Many liberals have lamented (and some conservatives boasted) that Senate Majority Leader Harry Reid’s (D., Nev.) deficit plan consists entirely of spending cuts. Hardly. To start, Reid’s plan proposes to set revenue levels according the Congressional Budget Office baseline, which follows current law, as opposed to current policy. Current law, of course, assumes the expiration of certain business tax extenders, the Alternative Minimum Tax patch, and the Bush tax rates. So in effect, Reid’s plan assumes an overall tax hike of about $3.5 trillion to $3.8 trillion over ten years.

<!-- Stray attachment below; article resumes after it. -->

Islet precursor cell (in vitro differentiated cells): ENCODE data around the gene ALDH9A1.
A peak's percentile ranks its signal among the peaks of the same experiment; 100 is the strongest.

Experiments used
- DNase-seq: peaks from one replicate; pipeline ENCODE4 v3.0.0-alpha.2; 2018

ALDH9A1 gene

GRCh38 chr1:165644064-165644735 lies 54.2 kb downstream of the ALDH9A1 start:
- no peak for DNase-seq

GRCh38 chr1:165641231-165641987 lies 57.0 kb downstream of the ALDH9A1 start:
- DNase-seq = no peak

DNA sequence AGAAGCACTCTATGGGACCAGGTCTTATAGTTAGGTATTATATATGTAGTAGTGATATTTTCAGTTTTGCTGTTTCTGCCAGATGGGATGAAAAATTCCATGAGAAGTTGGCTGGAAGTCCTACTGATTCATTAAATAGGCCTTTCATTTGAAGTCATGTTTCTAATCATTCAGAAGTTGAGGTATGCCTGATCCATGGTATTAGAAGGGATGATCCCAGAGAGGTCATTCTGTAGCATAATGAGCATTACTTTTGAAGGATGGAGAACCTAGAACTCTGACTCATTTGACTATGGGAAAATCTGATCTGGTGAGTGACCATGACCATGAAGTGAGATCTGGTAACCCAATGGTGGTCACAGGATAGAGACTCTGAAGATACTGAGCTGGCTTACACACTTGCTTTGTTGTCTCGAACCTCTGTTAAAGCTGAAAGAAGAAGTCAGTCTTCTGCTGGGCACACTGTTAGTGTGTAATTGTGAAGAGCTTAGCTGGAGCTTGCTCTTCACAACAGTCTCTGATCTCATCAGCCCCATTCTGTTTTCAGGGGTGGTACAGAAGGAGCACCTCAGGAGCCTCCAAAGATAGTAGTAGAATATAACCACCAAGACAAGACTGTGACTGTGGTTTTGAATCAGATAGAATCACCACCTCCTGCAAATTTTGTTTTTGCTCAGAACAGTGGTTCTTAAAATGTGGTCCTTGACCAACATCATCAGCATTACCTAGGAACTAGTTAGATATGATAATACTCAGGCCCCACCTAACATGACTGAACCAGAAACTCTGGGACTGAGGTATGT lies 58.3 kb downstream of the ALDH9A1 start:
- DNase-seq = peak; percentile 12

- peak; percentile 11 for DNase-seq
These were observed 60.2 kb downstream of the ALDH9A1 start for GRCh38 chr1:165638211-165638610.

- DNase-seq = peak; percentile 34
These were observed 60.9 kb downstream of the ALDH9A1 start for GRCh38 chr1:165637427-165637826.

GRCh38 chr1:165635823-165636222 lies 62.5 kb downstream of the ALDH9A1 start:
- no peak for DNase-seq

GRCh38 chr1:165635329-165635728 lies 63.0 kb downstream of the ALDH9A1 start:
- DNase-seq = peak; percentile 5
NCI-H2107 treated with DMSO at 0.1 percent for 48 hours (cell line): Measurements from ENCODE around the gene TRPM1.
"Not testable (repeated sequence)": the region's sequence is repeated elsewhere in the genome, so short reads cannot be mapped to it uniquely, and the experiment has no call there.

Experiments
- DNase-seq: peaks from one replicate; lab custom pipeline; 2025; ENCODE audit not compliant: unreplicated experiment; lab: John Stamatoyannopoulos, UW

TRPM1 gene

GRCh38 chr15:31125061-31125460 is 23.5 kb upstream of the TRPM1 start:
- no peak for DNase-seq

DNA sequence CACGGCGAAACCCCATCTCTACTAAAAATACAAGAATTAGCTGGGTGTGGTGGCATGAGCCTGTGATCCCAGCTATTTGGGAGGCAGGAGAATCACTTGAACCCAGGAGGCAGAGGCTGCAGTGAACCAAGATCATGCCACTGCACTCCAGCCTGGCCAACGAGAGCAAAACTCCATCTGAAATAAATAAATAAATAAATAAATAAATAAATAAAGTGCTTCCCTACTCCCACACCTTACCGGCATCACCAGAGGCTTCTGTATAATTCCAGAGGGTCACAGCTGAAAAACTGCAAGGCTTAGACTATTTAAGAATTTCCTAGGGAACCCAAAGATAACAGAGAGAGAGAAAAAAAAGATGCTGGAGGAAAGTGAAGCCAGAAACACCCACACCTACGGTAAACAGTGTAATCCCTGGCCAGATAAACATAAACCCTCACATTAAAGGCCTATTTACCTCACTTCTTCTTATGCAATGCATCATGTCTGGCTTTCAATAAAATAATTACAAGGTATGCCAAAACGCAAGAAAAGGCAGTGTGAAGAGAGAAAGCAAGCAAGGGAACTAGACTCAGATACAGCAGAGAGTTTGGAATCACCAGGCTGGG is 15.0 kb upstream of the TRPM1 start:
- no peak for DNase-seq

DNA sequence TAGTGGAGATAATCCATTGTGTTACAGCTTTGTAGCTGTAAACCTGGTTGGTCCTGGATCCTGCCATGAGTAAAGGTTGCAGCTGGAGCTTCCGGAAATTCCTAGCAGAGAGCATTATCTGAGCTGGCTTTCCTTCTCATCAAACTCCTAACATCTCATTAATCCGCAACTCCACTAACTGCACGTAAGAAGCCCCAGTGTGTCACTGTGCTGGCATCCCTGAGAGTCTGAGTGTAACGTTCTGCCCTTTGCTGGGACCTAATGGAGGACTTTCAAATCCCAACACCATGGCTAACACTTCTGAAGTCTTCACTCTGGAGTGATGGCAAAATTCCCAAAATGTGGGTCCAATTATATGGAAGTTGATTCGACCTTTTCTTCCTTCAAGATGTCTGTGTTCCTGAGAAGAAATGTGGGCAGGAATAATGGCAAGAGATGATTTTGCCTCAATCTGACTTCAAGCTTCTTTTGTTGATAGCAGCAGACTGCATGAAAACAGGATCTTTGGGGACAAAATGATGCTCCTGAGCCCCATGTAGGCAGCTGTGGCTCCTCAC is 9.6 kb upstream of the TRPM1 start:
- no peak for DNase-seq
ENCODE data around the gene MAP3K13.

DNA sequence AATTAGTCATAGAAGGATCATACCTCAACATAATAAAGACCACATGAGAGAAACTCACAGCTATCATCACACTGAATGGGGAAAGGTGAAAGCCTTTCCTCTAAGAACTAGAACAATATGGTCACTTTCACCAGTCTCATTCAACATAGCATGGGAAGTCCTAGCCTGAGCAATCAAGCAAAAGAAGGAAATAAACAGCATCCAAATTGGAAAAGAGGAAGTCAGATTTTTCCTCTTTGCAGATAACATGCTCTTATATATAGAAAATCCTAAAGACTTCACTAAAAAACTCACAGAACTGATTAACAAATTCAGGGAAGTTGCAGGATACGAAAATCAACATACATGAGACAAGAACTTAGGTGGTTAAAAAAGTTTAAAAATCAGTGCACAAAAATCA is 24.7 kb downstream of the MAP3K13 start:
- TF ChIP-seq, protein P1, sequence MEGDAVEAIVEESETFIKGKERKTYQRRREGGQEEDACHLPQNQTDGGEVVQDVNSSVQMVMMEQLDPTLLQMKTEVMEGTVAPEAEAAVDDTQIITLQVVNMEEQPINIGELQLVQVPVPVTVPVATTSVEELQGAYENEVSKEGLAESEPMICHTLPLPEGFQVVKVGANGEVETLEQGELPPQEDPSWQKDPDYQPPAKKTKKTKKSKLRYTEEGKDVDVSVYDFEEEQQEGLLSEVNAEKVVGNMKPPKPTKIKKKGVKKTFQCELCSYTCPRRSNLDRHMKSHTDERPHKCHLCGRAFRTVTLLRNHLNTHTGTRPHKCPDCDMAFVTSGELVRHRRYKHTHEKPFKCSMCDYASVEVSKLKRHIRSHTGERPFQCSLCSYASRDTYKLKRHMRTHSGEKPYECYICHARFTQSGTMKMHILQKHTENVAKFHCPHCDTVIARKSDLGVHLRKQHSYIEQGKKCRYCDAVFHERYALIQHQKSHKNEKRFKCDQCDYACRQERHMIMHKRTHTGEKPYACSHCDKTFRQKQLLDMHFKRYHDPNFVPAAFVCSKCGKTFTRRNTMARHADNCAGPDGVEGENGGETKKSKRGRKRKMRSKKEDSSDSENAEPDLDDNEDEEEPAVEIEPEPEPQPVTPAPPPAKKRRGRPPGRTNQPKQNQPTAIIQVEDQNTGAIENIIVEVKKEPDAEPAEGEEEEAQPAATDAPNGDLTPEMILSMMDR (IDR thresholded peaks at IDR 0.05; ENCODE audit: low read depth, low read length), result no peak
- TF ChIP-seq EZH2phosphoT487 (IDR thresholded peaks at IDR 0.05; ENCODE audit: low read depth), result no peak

Not only that, but a Republican source tells me that Democrats are currently negotiating for automatic tax increases as part of a trigger mechanism that will go into effect if the bipartisan committee called for in Reid’s (and Boehner’s) plan fails to reach an agreement on an additional $1.2 trillion to $1.8 trillion in deficit reduction. Several GOP Senators confirm that this is the primary hang-up in the ongoing negotiations. Meanwhile, Senate Budget Committee chairman Kent Conrad (D., N.D.) has been shuttling back and forth between Reid and Mitch McConnell’s offices in an effort to negotiate a solution, but tells reporters there’s still no deal.